Holes in Space

A galaxy plot indicating the theoretical “cold dark matter” structure of the universe out to 1.8 billion light-years. Credit: M. White, University of California, Berkeley.

A galaxy plot indicating the theoretical “cold dark matter” structure of the universe
out to 1.8 billion light-years. Credit: M. White, University of California, Berkeley.


Jun 12, 2013

In the gravitational model of the universe, “dark matter” attraction pulls galaxies into filaments. Birkeland currents could be a better explanation.

A paper in the astronomical journals and popular press identifies an area of space as a “huge hole” completely empty of matter and energy.

“Not only has no one ever found a void this big, but we never even expected to find one this size,” said researcher Lawrence Rudnick of the University of Minnesota.

The hole isn’t really a hole, it is an area of space where the temperature of the Cosmic Microwave Background (CMB) is lower than the surrounding region. Arno Penzias and Robert Wilson inadvertently discovered the CMB in 1965 in the now fabled experiment where they detected noise in the signal coming from a radio receiver they were building. After cleaning out pigeon nests from the horn of the radio receiver and rewiring the system from top-to-bottom, the noise persisted. Finally, after weeks of investigation into the cause, the noise was identified as coming from every region of the sky and not from their receiver.

The “noise” was later to be called the “remnant signal from the beginning of the universe” because it appeared to be radiating uniformly at a microwave frequency corresponding to a temperature of 2.7 Kelvin (– 270.3 Celsius). Since the expanding universe theory had been popularized by Gamow in 1948 as an initial zero-point energy field inflating into the space-time that we experience today, the electromagnetic energy created in that event should have cooled and dimmed over the billions of years since it came into being. The discovery by Penzias and Wilson confirmed the hypothesis (as well as several other competing hypotheses).

Now, after analyzing data from the Very Large Array radio telescope in New Mexico, a drop in temperature has been detected. According to the “redshift-equals-distance” theory, the “void” extends for almost a billion light-years.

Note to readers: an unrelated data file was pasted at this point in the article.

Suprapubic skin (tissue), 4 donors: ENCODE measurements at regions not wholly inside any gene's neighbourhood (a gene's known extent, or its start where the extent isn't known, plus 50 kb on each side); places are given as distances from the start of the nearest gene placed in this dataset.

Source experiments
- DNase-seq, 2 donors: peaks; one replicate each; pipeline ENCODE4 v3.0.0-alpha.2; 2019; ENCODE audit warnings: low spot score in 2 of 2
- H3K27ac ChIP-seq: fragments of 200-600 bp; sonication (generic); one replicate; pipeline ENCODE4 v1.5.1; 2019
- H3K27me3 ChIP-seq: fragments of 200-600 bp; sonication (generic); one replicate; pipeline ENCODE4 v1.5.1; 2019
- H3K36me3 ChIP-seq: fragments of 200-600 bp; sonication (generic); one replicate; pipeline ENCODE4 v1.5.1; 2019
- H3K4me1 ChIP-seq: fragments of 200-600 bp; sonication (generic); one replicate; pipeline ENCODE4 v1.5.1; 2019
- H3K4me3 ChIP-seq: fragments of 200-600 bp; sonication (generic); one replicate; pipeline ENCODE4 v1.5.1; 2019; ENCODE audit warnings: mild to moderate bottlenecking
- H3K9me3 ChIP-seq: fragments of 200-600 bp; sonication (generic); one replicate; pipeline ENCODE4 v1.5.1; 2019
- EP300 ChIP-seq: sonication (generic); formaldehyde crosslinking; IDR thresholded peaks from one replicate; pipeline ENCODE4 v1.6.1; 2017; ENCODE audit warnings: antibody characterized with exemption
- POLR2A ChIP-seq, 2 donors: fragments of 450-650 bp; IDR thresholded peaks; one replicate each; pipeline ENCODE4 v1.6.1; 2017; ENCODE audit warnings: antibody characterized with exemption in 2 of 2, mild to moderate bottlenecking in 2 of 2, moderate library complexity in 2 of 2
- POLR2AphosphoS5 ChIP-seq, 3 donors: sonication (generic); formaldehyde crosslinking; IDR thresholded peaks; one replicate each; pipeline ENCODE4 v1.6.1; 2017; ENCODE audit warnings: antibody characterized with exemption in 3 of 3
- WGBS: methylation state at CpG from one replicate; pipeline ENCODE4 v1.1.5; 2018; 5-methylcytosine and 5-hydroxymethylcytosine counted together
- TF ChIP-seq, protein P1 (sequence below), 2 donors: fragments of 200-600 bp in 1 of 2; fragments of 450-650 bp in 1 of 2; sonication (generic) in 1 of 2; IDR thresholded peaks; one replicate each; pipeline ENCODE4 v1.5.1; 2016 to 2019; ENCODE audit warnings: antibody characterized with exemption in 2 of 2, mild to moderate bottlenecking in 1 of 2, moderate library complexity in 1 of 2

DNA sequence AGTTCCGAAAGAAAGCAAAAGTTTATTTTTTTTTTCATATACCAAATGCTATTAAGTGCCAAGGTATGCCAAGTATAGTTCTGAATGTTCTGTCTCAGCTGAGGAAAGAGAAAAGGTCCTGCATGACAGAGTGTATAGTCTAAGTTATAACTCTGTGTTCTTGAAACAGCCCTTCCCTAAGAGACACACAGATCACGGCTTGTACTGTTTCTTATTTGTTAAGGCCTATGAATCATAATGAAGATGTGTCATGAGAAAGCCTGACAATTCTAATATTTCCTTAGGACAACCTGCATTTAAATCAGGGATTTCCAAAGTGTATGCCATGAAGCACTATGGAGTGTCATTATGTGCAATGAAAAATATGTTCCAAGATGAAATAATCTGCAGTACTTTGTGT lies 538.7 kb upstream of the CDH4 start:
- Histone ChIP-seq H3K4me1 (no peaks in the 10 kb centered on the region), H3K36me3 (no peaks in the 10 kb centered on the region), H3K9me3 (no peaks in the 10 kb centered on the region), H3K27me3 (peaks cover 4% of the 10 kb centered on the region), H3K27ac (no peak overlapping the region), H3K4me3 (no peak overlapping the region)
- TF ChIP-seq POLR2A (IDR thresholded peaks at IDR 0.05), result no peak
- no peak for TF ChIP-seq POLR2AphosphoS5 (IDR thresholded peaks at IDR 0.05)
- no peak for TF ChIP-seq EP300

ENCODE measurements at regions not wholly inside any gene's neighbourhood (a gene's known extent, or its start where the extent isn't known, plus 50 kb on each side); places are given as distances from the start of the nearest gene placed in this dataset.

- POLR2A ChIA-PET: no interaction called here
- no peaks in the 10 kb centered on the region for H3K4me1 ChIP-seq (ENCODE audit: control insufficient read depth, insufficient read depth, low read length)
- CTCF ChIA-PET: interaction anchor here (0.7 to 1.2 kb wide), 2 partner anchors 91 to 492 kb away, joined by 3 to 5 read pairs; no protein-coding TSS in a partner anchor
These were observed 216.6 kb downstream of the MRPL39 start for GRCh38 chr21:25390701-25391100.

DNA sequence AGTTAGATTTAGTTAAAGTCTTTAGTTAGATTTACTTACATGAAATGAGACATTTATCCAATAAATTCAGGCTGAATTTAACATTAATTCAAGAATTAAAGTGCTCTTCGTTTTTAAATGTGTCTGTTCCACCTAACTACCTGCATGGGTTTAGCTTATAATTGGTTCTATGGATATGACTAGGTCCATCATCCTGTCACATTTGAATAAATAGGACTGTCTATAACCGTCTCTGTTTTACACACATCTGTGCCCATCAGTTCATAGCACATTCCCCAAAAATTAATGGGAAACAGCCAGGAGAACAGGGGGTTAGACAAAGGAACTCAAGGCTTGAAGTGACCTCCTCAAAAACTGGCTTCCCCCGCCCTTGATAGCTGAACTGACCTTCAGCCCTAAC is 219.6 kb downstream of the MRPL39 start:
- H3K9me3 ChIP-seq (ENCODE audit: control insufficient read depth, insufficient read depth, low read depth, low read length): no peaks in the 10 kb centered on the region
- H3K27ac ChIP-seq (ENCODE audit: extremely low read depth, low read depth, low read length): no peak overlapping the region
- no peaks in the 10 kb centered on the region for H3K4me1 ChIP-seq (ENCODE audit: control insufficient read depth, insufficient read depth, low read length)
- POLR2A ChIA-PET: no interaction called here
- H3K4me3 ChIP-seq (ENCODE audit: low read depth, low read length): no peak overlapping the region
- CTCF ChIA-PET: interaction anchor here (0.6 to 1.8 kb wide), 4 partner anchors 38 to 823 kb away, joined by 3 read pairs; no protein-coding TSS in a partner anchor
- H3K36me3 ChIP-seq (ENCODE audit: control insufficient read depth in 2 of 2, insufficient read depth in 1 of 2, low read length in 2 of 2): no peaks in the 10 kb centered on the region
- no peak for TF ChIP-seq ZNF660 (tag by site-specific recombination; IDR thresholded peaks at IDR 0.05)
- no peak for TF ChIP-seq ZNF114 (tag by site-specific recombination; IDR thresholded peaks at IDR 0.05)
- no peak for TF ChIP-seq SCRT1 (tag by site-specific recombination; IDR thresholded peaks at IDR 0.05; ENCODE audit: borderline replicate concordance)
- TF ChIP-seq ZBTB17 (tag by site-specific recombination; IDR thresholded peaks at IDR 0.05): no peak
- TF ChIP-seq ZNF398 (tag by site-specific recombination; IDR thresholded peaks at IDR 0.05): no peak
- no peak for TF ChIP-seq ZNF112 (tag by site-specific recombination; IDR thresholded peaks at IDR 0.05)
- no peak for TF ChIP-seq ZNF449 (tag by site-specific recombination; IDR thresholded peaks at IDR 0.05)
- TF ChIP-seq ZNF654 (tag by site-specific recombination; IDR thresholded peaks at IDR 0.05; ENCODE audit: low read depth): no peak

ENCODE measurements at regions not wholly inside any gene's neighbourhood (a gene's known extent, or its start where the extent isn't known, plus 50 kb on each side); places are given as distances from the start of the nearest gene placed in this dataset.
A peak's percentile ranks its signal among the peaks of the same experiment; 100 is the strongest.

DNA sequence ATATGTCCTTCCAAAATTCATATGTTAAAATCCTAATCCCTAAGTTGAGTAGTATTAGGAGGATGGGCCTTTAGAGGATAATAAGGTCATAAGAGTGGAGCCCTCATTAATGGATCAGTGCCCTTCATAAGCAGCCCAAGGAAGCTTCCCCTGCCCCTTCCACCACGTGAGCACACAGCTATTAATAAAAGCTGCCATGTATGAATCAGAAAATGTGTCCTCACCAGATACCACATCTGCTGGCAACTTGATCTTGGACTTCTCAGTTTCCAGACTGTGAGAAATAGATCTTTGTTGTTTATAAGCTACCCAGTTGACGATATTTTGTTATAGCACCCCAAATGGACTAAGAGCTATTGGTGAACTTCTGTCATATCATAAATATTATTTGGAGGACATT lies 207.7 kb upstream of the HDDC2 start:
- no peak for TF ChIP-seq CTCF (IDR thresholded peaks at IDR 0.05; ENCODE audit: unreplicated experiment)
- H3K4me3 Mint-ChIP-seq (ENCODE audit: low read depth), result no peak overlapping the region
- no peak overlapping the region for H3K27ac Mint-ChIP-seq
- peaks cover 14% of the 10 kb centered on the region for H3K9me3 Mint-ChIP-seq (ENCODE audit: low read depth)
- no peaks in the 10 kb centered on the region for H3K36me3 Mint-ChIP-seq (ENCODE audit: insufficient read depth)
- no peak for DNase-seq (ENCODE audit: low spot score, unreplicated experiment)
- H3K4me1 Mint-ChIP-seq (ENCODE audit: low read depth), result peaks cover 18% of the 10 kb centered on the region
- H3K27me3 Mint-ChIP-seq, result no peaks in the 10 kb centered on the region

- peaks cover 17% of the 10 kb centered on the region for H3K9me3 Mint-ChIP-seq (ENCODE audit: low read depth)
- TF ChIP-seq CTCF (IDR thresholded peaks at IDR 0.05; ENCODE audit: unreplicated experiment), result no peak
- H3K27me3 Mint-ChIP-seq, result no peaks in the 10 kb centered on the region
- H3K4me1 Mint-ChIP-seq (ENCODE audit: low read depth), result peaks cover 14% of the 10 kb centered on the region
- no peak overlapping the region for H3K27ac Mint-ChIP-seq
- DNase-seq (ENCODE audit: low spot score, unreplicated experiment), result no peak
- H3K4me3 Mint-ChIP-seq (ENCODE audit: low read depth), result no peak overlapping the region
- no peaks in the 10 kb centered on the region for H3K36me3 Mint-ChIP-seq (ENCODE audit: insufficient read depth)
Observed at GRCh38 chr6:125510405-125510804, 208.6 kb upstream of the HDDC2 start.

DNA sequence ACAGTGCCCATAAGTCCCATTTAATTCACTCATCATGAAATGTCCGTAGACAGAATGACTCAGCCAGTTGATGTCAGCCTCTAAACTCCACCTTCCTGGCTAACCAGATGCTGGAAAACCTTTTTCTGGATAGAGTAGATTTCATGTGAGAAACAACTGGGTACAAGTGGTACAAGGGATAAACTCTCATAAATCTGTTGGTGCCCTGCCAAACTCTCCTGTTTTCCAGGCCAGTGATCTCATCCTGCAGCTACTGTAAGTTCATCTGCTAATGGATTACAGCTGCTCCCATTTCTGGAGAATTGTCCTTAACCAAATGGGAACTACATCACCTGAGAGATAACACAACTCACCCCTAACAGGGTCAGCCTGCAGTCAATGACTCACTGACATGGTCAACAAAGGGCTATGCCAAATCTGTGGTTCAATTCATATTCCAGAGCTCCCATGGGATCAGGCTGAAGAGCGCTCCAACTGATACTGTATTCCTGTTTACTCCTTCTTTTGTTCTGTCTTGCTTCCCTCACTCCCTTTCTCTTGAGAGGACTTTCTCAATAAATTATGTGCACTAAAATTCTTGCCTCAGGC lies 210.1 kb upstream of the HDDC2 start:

“Although our surprising results need independent confirmation, the slightly colder temperature of the CMB in this region appears to be caused by a huge hole devoid of nearly all matter roughly 6 to 10 billion light-years from Earth,” Rudnick said.

The Wilkinson Microwave Anisotropy Probe (WMAP) was launched June 30, 2001, from Cape Canaveral in an attempt at understanding some unusual telemetry returned by the Cosmic Background Explorer (COBE) satellite in 1992. Temperature fluctuations appeared in the data, which seemed to mission specialists as if there were regions of lower mass density in the universe. Since the Big Bang theory did not account for such areas of anisotropy – matter and energy should be evenly distributed – an instrument was manufactured with higher resolution detectors. The WMAP survey verified COBE’s results.

The Electric Universe (EU) theory has an entirely different way of addressing these matters. It does not rely on unseen and undetectable matter whose existence can only be inferred. It does not violate its own gravitational cosmology by inventing an anti-gravity force so that galactic acceleration can be explained. Instead, EU theory states that what we see in the universe is what we get. The electric currents flowing through ionized gas and dust provide the energy for the stars and present themselves in straightforward and understandable ways without resorting to arcane sophistry.

As author and EU theorist Wal Thornhill points out:

“If Arp and others are right and the Big Bang is dead, what does the Cosmic Microwave Background signify? The simplest answer, from the highly successful field of plasma cosmology, is that it represents the natural microwave radiation from electric current filaments in interstellar plasma local to the Sun. Radio astronomers have mapped the interstellar hydrogen filaments by using longer wavelength receivers. The dense thicket formed by those filaments produces a perfect fog of microwave radiation—as if we were located inside a microwave oven. Instead of the Cosmic Microwave Background, it is the Interstellar Microwave Background. That makes sense of the fact that the CMB is too smooth to account for the lumpiness of galaxies and galactic clusters in the universe.”

So, in reality, there is no temperature fluctuation from the earliest days of the universe. There is no CMB and there is no anti-gravity accelerating matter in the distant cosmos to almost the speed of light. Birkeland currents flowing through plasma in mega-parsec filaments ignite the stars and form spinning galactic pinwheels as far out as our instruments can see.

Stephen Smith

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